“For the most part, what we’re hearing the legislators saying is not true,” said Michele Earl-Hubbard, the attorney representing the media organizations in the lawsuit.

In response to criticisms of the bill’s rushed passage, Pedersen claimed in his essay that the bill needed to be pushed through at the end of the legislative session because Judge Lanese’s ruling came in late January and he “refused” to suspend his order until the case had gone through the appeals process. “If the ruling had come in October, we could have done this differently,” he wrote.

Earl-Hubbard countered that lawmakers never requested a stay from Judge Lanese. “It’s not true that they asked him to stay his order and he turned them down. They never asked him,” she said.

Following the January ruling, attorneys representing the legislators filed for a stay with the state Supreme Court, but the court has yet to rule on the request, according to Earl-Hubbard.

Sen. Miloscia said that the bill was rushed to passage within three days due to its strong support among lawmakers and the likelihood that it would garner public opposition. “When there is complete and utter agreement among a vast number of legislators on a bill that people will get upset over, those bills go extremely fast, as fast you can make it, and that’s exactly what happened,” he said.

Miloscia said that the bill “basically says that the politicians decide what the people have the right to know,” and that legislators “knew exactly what they were voting for.”

The bill currently sits before Governor Jay Inslee, who could choose to sign the bill, let it pass without his signature, or veto it. He has until Thursday, March 1, to make a decision.

During a Feb. 27 appearance on MSNBC, Inslee said that, while he thinks the bill is a “bad idea,” he added that a veto would do little to stop the bill since lawmakers passed it with a “veto-proof majority.” He added that he doesn’t “have control over” over the legislation.

When asked if the governor would veto the legislation anyway, Inslee spokesperson Tara Lee merely wrote in an email that their office is “reviewing it.”

The governor has vetoed legislation that has received super majorities in the legislature before. Last year, Inslee vetoed an across-the-board manufacturing tax cut that was nonetheless passed by both chambers.

This report was produced by the Olympia bureau of the Washington Newspaper Publishers Association.


In consideration of how we voice our opinions in the modern world, we’ve closed comments on our websites. We value the opinions of our readers and we encourage you to keep the conversation going.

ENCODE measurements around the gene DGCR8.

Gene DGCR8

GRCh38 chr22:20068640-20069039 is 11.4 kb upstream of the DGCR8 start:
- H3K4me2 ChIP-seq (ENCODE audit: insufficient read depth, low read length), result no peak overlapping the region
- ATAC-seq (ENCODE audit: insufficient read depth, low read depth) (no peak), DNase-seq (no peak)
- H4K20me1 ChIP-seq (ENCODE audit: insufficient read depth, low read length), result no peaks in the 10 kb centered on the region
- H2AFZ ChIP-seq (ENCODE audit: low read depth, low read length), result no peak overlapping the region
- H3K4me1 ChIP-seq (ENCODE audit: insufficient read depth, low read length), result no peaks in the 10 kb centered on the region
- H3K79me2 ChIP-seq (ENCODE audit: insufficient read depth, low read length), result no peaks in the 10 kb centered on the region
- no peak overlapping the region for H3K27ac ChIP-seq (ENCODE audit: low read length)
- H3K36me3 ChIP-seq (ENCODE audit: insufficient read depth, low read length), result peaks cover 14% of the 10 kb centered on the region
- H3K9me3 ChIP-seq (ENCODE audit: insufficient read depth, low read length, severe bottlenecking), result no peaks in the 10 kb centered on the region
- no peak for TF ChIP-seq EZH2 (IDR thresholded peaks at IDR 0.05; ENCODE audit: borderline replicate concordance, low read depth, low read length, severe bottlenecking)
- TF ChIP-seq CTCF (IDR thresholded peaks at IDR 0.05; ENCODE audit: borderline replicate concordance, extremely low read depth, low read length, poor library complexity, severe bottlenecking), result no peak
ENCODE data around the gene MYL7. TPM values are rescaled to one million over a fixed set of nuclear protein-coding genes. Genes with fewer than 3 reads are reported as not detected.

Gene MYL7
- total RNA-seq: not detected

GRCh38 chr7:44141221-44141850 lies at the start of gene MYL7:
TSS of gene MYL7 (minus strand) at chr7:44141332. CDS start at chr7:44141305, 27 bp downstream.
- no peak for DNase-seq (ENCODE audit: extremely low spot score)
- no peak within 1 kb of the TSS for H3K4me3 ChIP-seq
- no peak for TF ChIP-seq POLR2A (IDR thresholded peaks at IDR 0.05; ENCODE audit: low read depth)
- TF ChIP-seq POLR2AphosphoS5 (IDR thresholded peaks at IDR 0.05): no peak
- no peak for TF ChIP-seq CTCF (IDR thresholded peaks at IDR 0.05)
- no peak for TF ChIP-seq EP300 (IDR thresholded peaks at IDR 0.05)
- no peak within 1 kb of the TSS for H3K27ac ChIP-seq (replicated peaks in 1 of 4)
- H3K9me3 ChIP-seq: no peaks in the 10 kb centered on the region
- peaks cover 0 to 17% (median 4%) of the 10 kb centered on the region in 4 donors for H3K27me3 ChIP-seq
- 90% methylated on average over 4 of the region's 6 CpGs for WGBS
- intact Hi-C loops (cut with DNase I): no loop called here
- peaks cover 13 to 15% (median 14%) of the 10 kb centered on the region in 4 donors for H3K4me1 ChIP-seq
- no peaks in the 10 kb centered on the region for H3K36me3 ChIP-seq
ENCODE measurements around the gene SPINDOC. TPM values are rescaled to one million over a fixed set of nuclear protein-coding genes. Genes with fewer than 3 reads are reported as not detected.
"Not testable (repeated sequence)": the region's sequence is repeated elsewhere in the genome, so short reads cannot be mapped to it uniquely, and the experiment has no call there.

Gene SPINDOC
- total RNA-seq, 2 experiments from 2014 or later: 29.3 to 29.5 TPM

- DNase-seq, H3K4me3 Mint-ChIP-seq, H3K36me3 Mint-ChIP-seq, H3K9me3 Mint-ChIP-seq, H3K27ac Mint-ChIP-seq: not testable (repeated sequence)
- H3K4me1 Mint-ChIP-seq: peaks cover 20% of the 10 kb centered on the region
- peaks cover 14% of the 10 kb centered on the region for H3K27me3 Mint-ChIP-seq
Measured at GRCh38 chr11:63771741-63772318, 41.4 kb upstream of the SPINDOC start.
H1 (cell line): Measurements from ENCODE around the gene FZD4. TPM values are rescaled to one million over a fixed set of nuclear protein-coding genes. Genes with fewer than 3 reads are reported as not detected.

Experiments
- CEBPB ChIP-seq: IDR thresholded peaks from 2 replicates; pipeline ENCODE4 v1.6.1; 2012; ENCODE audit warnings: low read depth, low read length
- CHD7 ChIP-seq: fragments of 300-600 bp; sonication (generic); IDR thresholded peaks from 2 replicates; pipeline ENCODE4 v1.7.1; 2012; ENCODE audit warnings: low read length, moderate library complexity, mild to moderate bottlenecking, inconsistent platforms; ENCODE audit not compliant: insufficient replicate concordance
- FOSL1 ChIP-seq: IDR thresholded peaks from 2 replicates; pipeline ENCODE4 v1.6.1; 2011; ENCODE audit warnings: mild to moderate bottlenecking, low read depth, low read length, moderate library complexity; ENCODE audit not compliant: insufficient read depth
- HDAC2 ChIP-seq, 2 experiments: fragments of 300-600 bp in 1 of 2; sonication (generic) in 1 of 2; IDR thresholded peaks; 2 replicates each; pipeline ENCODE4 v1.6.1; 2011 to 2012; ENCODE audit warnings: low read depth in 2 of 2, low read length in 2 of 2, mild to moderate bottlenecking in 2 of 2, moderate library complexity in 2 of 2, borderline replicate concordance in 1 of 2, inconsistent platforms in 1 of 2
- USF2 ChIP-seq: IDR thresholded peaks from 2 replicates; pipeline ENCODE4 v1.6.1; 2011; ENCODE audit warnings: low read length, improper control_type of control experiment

Please feel free to share your story tips by emailing editor@bothell-reporter.com.

To share your opinion for publication, submit a letter through our website https://www.bothell-reporter.com/submit-letter/. Include your name, address and daytime phone number. (We’ll only publish your name and hometown.) We reserve the right to edit letters, but if you keep yours to 300 words or less, we won’t ask you to shorten it.

More in Northwest

File photo
State Supreme Court strikes down $30 car-tab initiative

Justices unanimously agreed that voter-approved Initiative 976 is unconstitutional.

Courtesy Photo, King County
King County Council approves funding for affordable housing

Small increase in sales tax to support program

Hilary Franz (left) and Sue Kuehl Pederson
Wildfires, forest health are key issues in race to lead DNR

Republican Sue Kuehl Pederson is challenging incumbent Commissioner of Public Lands Hilary Franz.

power grid electricity power lines blackouts PG&E (Shutterstock)
State extends moratorium on some electric, gas shutoffs

Investor-owned electric and natural gas utilities in WA can’t disconnect customers through April.

A Sept. 10 satellite image shows smoke from U.S. wildfires blanketing the majority of the West Coast. (European Space Agency)
University of Washington professors talk climate change, U.S.-China relations

Downside for climate policy supporters is it can risk alienating moderate or right-leaning voters.

Gov. Jay Inslee. FILE/Screenshot
Inslee criticizes Trump’s comments about having COVID-19

‘More than 2,000 additional Americans have died and downplaying this danger is the best he can do?’

Stock photo
K–12 state internet access program allows more students to learn from home

Students from low-income families can connect online at no cost to them

The nose of the 500th 787 Dreamliner at the assembly plant in Everett on Sept. 21, 2016. (Kevin Clark / Herald, file)
Report: Boeing will end 787 Dreamliner production in Everett

Boeing declined comment on a Wall Street Journal story saying the passenger jet’s assembly will move to South Carolina.

A multifamily housing development. COURTESY PHOTO, King County
New toolkit will help King County cities develop customized climate strategies

A way to mobilizing the region’s efforts to cut greenhouse gas emissions

Stock photo
State health experts: Flu vaccine should be considered ‘essential’ this year

Presence of COVID-19, flu viruses could put more people in the hospital

King County Metro bus fares resume Oct. 1

Fares were suspended in March due to COVID-19